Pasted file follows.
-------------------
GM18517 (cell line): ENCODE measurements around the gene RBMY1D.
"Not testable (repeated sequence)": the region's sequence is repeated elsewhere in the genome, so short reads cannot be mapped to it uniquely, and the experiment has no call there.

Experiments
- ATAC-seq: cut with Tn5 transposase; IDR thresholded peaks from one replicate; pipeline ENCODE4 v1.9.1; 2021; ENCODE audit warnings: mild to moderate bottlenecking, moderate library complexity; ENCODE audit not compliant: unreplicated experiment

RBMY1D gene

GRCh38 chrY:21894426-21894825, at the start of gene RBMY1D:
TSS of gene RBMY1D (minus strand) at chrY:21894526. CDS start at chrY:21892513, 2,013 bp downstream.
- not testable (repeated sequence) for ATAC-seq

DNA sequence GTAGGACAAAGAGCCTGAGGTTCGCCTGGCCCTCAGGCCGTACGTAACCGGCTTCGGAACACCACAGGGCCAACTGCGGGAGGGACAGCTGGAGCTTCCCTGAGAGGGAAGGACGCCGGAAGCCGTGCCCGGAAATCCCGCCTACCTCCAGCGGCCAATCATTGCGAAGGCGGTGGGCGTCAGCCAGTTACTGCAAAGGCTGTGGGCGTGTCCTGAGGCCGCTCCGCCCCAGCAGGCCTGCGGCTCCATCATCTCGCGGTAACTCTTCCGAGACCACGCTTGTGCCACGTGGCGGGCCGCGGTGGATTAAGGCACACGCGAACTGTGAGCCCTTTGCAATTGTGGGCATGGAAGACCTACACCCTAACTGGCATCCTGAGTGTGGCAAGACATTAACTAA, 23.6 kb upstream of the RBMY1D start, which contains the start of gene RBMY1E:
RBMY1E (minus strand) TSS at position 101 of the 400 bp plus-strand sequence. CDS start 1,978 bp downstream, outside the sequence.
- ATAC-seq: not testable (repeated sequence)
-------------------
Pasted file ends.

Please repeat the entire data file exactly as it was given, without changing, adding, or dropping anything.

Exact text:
GM18517 (cell line): ENCODE measurements around the gene RBMY1D.
"Not testable (repeated sequence)": the region's sequence is repeated elsewhere in the genome, so short reads cannot be mapped to it uniquely, and the experiment has no call there.

Experiments
- ATAC-seq: cut with Tn5 transposase; IDR thresholded peaks from one replicate; pipeline ENCODE4 v1.9.1; 2021; ENCODE audit warnings: mild to moderate bottlenecking, moderate library complexity; ENCODE audit not compliant: unreplicated experiment

RBMY1D gene

GRCh38 chrY:21894426-21894825, at the start of gene RBMY1D:
TSS of gene RBMY1D (minus strand) at chrY:21894526. CDS start at chrY:21892513, 2,013 bp downstream.
- not testable (repeated sequence) for ATAC-seq

DNA sequence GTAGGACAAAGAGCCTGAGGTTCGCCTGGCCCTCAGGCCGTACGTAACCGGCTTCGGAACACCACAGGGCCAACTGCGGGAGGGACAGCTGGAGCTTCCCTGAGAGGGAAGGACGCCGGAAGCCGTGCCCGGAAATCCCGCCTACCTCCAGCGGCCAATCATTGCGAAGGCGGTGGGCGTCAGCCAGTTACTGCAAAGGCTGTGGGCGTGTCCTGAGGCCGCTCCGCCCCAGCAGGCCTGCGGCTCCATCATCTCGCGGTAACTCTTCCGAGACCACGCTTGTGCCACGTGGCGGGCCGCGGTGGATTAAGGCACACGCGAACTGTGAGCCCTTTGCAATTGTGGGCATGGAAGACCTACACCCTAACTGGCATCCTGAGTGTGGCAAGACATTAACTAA, 23.6 kb upstream of the RBMY1D start, which contains the start of gene RBMY1E:
RBMY1E (minus strand) TSS at position 101 of the 400 bp plus-strand sequence. CDS start 1,978 bp downstream, outside the sequence.
- ATAC-seq: not testable (repeated sequence)